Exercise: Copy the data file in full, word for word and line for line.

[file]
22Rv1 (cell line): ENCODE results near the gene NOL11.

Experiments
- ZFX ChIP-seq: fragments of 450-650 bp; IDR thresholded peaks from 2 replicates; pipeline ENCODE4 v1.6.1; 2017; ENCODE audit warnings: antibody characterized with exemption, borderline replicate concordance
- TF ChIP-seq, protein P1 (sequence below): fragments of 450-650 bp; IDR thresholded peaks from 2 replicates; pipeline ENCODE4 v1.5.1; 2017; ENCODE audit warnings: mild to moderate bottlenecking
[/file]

22Rv1 (cell line): ENCODE results near the gene NOL11.

Experiments
- ZFX ChIP-seq: fragments of 450-650 bp; IDR thresholded peaks from 2 replicates; pipeline ENCODE4 v1.6.1; 2017; ENCODE audit warnings: antibody characterized with exemption, borderline replicate concordance
- TF ChIP-seq, protein P1 (sequence below): fragments of 450-650 bp; IDR thresholded peaks from 2 replicates; pipeline ENCODE4 v1.5.1; 2017; ENCODE audit warnings: mild to moderate bottlenecking